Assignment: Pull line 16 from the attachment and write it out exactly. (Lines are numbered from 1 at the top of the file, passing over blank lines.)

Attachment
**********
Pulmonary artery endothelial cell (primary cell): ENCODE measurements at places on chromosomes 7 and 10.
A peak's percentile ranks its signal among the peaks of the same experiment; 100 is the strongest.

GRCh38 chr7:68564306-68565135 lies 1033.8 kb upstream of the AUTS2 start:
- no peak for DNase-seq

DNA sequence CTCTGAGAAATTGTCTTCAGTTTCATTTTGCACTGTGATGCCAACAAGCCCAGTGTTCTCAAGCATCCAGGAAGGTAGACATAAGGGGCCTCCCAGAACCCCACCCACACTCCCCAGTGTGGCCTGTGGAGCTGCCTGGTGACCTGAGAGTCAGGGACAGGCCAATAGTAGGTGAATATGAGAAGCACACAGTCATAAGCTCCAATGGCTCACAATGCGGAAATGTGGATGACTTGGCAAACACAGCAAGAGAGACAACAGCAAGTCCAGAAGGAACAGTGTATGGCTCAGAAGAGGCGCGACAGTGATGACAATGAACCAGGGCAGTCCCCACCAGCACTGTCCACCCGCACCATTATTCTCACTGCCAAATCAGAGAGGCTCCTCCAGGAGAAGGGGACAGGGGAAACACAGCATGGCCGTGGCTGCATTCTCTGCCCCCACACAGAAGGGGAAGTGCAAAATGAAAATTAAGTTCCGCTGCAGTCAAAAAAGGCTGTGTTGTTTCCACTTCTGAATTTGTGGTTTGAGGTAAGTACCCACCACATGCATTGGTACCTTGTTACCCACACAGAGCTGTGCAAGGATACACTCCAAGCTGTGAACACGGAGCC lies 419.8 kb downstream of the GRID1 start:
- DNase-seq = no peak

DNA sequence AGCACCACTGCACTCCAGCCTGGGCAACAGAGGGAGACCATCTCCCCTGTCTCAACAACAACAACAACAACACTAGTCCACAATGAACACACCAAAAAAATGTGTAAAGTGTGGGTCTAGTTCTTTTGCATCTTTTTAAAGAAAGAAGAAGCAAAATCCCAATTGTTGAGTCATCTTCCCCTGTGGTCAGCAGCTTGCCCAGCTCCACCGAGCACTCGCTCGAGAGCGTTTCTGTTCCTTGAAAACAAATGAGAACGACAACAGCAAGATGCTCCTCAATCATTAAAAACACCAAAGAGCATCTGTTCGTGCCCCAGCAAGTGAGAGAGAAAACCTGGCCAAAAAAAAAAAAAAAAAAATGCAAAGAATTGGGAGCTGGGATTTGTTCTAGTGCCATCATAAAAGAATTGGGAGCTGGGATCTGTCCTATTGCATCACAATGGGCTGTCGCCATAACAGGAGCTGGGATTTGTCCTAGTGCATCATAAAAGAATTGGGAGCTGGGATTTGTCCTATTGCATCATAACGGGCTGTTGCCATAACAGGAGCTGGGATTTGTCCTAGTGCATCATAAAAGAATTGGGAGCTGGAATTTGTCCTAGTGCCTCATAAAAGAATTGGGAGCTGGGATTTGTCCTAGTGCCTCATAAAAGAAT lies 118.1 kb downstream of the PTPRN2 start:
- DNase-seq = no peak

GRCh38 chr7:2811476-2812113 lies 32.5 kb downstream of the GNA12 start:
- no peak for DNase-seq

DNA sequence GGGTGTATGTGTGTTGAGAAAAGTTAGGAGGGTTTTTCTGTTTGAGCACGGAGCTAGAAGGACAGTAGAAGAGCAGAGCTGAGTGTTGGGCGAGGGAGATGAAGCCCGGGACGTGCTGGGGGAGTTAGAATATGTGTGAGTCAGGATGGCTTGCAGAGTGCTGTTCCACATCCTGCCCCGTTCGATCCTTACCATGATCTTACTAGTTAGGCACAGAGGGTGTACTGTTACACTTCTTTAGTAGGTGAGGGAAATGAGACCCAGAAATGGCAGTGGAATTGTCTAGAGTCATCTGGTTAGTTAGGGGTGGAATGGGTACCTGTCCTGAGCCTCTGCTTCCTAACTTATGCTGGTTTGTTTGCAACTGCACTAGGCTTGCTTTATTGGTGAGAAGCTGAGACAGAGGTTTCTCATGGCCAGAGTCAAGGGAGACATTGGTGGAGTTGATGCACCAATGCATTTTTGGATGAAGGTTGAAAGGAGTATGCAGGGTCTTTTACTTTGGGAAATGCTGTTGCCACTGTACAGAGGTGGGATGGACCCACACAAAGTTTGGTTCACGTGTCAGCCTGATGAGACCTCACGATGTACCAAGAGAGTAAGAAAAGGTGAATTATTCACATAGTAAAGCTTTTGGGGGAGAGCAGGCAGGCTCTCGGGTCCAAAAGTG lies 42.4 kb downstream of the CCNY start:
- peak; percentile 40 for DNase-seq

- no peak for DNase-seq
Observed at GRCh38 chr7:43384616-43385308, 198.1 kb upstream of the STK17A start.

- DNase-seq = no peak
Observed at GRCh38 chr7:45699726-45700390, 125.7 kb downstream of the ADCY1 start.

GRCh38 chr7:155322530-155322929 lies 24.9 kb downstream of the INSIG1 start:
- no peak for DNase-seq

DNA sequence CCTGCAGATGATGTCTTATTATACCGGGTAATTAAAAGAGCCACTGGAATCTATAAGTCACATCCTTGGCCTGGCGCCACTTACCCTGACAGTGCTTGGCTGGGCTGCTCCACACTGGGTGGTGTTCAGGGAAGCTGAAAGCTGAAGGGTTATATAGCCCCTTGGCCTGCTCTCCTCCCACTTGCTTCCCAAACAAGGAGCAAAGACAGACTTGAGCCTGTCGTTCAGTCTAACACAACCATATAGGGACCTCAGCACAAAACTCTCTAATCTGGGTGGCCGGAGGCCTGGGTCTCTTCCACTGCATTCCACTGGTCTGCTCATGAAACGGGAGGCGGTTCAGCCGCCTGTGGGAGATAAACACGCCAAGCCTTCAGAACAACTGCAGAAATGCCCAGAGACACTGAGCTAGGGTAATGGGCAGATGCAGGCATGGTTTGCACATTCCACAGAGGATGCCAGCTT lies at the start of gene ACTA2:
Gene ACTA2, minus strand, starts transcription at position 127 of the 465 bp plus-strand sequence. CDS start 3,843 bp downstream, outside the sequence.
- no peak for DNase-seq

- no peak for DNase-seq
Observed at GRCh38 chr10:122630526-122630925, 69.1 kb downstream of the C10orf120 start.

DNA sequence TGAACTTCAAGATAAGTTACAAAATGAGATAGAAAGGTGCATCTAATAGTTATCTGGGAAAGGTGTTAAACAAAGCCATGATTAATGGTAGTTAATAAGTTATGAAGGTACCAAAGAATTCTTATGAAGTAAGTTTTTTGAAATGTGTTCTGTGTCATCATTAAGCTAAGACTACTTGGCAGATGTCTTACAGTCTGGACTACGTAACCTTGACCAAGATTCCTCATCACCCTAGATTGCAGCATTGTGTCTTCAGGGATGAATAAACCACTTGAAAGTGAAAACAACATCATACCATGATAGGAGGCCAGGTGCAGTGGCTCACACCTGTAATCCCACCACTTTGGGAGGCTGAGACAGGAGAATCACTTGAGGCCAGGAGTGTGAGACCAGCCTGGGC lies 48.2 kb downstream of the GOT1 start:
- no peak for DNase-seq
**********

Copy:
Observed at GRCh38 chr7:45699726-45700390, 125.7 kb downstream of the ADCY1 start.